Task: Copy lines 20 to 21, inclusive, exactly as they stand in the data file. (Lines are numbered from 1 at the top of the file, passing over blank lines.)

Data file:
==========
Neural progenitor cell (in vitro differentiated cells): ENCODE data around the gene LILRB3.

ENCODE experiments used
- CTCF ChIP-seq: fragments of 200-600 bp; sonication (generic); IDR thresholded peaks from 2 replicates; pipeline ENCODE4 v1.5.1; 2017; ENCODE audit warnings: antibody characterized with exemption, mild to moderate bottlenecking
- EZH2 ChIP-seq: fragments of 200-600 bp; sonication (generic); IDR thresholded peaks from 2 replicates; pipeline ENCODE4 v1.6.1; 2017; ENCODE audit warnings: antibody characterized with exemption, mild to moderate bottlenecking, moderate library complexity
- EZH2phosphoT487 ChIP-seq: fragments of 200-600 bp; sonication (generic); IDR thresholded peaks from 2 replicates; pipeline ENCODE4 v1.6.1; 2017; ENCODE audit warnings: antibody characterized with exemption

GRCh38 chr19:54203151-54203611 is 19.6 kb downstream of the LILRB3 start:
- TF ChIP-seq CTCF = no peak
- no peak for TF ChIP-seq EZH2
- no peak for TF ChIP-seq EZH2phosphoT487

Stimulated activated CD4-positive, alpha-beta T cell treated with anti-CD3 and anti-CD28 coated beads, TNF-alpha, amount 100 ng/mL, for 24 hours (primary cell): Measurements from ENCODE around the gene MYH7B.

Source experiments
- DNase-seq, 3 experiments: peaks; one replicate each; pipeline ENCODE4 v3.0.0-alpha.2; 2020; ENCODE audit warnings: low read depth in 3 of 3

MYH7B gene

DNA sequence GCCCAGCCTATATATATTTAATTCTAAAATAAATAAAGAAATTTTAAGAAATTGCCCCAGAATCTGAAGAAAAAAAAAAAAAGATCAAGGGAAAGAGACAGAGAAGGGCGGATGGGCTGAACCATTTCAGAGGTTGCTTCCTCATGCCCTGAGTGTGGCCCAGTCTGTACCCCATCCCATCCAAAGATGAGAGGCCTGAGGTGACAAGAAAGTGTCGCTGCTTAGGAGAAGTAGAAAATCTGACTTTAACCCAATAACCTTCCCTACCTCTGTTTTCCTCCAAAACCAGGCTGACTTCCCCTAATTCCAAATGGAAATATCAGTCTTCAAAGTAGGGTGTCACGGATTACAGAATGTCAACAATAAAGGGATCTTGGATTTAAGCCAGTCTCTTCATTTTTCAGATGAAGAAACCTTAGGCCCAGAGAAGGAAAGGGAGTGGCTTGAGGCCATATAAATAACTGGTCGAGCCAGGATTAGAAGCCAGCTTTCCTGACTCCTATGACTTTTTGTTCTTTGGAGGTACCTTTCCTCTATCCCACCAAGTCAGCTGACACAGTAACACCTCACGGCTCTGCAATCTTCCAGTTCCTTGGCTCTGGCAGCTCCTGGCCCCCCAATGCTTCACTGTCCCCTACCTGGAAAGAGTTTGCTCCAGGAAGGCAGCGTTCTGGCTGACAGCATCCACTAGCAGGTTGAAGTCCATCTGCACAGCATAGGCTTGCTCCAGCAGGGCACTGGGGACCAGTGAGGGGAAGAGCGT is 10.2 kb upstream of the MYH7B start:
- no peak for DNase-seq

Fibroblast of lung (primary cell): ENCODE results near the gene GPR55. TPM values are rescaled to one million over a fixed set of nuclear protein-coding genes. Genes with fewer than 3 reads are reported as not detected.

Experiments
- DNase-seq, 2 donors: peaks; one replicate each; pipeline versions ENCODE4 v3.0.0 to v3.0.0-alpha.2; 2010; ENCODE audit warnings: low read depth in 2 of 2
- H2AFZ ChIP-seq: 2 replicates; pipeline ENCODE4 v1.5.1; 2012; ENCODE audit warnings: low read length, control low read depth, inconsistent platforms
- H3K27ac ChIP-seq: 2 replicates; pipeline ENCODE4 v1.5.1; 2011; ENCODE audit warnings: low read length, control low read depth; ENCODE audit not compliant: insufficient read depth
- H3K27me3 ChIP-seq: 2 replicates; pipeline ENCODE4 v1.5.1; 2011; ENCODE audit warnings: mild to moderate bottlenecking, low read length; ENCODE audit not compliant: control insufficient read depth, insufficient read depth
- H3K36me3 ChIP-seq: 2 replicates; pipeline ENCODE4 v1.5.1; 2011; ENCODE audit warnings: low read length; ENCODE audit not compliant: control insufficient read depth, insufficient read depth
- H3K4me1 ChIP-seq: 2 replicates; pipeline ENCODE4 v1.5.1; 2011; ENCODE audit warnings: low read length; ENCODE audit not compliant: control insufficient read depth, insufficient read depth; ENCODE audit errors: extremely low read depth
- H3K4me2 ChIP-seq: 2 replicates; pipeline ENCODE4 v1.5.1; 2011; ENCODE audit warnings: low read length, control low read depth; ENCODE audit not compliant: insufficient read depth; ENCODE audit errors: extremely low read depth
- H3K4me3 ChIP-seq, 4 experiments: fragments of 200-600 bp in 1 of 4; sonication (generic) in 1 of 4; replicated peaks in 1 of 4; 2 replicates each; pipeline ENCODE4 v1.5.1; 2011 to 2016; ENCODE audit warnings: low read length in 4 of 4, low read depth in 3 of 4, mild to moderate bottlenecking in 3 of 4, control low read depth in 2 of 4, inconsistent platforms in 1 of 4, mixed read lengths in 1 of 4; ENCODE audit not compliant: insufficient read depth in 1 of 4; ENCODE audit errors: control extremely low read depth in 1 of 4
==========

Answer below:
- H3K27ac ChIP-seq: 2 replicates; pipeline ENCODE4 v1.5.1; 2011; ENCODE audit warnings: low read length, control low read depth; ENCODE audit not compliant: insufficient read depth
- H3K27me3 ChIP-seq: 2 replicates; pipeline ENCODE4 v1.5.1; 2011; ENCODE audit warnings: mild to moderate bottlenecking, low read length; ENCODE audit not compliant: control insufficient read depth, insufficient read depth